Over the past few years, the United States has been hit with many terrorist attacks, but the majority of those acts of violence have not been labeled properly.
Common conceptions of terrorism in the United States take the form of international terrorism, such as the attacks on 9/11. In contrast, the FBI defines domestic terrorism as “perpetrated by individuals and/or groups inspired by or associated with primarily U.S.-based movements that espouse extremist ideologies of a political, religious, social, racial, or environmental nature.”
Acts of violence perpetrated by white supremacists, neo-Nazis and other alt-right groups account for 71 percent of extremist-related deaths in the United States between 2008 and 2017, according to the Anti-Defamation League’s Center on Extremism. Violent acts perpetrated by Islamic extremists accounted for 26 percent.
We need to shift the way we think about terrorism in the United States. By exclusively connoting terrorism with Islamic and international extremism, we may run the risk of ignoring the much larger terrorist issue we face: far-right extremism.
On Oct. 27, a man opened fire inside a Pittsburgh synagogue, resulting in at least 17 fatalities. Despite the shooter’s connections to extremist white supremacy groups, he was not charged with committing a terrorist act. Instead, he faces both federal and state charges, including 11 counts of obstruction of free exercise of religious beliefs resulting in death.
Similarly, in March 2018, the New York Times reported that a white evangelical Christian who sent homemade bombs around Austin and killed two African-Americans was described by local authorities as a “very challenged young man.”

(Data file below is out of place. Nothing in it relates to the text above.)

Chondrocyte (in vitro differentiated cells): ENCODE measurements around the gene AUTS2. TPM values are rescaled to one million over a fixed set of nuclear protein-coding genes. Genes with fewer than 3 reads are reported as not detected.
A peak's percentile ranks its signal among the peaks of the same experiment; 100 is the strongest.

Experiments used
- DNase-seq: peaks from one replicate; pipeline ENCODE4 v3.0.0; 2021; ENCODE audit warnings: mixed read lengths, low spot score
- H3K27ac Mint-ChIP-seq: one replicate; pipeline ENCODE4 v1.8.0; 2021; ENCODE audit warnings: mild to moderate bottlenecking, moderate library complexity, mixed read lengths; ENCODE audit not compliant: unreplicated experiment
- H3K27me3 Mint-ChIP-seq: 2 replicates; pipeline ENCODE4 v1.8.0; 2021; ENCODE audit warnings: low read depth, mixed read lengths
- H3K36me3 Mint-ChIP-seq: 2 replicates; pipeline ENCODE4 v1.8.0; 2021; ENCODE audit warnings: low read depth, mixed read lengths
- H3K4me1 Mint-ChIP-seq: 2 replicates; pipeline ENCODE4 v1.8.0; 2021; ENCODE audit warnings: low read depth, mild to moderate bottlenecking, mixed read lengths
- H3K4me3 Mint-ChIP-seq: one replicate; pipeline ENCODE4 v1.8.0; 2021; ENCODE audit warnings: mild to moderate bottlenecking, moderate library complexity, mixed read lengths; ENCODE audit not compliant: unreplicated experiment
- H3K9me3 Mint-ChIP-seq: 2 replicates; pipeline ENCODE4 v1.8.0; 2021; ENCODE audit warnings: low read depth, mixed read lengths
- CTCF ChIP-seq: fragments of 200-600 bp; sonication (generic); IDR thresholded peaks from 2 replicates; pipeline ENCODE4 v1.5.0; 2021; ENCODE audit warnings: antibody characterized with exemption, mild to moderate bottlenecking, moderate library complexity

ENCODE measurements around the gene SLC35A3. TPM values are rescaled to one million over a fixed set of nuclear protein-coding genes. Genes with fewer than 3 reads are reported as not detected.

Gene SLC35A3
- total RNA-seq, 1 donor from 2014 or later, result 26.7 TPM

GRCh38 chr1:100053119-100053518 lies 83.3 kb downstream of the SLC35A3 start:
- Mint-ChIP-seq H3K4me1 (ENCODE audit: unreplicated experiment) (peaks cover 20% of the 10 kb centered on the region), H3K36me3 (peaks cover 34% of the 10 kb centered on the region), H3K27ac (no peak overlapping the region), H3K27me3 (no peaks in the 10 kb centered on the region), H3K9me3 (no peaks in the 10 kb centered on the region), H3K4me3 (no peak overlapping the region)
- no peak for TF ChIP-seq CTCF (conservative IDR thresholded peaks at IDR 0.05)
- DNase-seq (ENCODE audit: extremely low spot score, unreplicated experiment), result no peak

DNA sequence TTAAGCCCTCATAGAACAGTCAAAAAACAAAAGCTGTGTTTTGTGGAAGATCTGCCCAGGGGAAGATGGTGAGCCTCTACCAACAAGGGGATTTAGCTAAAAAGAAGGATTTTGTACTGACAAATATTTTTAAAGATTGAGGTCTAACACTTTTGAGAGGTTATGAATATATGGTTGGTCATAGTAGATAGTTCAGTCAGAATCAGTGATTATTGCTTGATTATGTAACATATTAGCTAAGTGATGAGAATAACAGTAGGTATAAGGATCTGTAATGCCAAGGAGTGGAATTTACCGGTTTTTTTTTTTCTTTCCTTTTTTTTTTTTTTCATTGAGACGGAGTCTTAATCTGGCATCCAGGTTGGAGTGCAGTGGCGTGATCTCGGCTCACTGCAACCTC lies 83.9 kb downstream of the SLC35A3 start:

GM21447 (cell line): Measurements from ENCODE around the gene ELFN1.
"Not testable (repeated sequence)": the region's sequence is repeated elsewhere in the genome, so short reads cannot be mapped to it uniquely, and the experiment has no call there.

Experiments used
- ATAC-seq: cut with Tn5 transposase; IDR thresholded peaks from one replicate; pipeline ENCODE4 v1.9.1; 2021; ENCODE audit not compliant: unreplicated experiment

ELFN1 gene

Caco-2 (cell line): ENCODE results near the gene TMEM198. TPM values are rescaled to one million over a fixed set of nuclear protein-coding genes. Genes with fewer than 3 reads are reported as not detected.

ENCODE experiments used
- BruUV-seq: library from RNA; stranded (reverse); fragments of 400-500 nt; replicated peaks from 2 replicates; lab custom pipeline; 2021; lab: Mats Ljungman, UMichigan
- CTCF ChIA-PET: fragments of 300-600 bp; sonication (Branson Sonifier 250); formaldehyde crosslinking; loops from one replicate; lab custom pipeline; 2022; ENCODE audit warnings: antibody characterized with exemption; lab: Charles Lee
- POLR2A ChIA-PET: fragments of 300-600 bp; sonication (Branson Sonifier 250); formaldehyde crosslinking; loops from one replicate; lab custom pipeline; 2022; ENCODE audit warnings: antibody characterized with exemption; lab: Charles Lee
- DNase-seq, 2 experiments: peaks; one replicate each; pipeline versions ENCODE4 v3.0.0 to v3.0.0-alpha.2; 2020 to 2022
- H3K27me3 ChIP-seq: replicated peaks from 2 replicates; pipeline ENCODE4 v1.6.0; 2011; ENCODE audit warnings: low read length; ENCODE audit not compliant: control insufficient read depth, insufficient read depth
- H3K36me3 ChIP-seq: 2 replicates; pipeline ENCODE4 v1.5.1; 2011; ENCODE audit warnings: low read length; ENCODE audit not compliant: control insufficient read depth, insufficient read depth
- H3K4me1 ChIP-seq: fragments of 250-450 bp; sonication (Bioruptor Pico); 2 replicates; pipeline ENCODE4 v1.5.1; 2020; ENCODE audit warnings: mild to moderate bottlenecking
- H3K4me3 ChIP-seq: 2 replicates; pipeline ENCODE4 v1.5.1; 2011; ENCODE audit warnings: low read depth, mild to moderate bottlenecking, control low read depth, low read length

The National Consortium for the Study of Terrorism and Responses to Terrorism reported 65 terrorist attacks totaling 95 deaths in 2017. The New York Times reported that “roughly 60 percent of those incidents were driven by racist, anti-Muslim, anti-Semitic, anti-government or other right-wing ideologies. Left-wing ideologies, like radical environmentalism, were responsible for 11 attacks. Muslim extremists committed just seven attacks.”
Instead of associating terrorism with Islamic extremism, thereby conceiving of terrorism as an international threat, we need to recognize the ways domestic terrorism has wrecked so much havoc in the United States. Simply in sheer numbers, far-right extremists have accounted for more ideologically charged violent attacks than any other group. Because we don’t necessarily consider these attacks as seriously through our rhetoric as we do international terrorism, we have inadvertently sent the message that extremist attacks only matter if they are perpetrated by the “other.”
White supremacists, neo-Nazis and other extremists that perpetrate violent attacks espousing extremist ideologies are terrorists, plain and simple. Once we come to terms with that, we can begin to reform the way the law looks at these violent attacks, leading to true justice and eventually a safer United States of America for all.